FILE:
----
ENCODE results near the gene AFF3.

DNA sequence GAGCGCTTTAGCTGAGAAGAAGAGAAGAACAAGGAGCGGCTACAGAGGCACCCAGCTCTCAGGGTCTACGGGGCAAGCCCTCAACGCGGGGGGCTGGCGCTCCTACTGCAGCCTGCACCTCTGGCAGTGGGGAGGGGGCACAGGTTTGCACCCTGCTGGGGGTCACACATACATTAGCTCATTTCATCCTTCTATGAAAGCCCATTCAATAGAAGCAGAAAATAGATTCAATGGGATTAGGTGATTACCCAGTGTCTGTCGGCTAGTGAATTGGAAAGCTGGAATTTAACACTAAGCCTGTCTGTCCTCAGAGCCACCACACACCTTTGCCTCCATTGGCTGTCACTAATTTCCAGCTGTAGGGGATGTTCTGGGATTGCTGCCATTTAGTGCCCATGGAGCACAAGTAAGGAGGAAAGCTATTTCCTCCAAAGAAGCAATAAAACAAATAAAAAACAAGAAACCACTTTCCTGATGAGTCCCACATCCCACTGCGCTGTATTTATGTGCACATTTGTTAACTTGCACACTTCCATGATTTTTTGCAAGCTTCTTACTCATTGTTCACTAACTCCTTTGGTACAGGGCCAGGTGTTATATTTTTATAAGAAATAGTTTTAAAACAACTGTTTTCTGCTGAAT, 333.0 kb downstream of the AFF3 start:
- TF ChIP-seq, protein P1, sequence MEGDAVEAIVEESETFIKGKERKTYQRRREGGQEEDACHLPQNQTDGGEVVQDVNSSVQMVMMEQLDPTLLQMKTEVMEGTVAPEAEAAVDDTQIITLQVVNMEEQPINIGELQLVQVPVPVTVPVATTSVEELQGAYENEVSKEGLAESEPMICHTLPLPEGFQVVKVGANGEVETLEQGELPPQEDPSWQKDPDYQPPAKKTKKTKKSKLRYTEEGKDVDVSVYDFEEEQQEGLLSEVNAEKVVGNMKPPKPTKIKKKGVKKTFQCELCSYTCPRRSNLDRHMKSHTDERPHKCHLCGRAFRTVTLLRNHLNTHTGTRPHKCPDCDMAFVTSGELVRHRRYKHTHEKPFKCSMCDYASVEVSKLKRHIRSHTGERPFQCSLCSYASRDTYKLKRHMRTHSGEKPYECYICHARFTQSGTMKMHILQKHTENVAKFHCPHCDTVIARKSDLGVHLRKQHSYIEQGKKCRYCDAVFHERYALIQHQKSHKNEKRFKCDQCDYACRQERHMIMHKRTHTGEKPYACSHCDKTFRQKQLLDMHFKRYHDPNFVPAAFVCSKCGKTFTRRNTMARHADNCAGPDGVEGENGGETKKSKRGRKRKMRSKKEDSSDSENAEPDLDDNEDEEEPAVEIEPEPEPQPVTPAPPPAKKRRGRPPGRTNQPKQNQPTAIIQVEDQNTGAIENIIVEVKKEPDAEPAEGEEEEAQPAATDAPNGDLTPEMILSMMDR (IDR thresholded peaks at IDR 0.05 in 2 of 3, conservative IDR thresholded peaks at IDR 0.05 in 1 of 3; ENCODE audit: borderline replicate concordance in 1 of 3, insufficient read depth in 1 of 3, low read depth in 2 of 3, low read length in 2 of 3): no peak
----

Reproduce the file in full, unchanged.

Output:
ENCODE results near the gene AFF3.

DNA sequence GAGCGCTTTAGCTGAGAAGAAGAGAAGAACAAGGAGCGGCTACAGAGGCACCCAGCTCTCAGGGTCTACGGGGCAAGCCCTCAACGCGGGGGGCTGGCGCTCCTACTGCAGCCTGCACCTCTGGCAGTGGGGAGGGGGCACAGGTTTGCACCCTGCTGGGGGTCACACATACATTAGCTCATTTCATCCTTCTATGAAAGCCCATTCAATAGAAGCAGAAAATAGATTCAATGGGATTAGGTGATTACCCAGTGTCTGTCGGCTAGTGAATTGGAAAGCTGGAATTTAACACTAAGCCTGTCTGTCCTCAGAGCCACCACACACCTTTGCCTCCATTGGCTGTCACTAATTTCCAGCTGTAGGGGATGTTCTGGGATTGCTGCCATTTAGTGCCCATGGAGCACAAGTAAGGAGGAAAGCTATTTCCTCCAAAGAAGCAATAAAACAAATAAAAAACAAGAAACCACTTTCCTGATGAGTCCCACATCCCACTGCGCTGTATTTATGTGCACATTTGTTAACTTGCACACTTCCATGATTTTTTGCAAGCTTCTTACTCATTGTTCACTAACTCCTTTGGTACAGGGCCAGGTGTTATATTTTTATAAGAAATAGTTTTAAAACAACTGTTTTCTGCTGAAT, 333.0 kb downstream of the AFF3 start:
- TF ChIP-seq, protein P1, sequence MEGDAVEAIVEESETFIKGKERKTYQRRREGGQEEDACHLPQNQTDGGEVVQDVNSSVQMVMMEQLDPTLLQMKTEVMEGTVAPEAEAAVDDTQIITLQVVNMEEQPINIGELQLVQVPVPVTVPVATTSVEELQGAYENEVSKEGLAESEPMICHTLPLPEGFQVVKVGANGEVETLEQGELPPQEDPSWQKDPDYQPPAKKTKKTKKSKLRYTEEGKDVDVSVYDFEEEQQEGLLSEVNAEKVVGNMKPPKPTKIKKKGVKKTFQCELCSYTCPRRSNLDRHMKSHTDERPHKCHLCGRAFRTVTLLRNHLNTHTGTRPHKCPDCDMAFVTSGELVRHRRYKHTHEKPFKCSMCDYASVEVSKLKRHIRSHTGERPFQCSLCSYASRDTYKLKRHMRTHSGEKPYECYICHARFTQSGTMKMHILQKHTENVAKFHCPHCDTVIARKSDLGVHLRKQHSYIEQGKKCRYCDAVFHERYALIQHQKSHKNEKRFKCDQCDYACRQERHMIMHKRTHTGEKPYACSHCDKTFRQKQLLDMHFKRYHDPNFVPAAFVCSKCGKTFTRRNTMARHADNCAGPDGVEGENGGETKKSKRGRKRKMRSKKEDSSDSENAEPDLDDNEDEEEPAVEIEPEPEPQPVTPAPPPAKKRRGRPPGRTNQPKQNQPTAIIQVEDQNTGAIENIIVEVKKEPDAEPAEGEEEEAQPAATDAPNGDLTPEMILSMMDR (IDR thresholded peaks at IDR 0.05 in 2 of 3, conservative IDR thresholded peaks at IDR 0.05 in 1 of 3; ENCODE audit: borderline replicate concordance in 1 of 3, insufficient read depth in 1 of 3, low read depth in 2 of 3, low read length in 2 of 3): no peak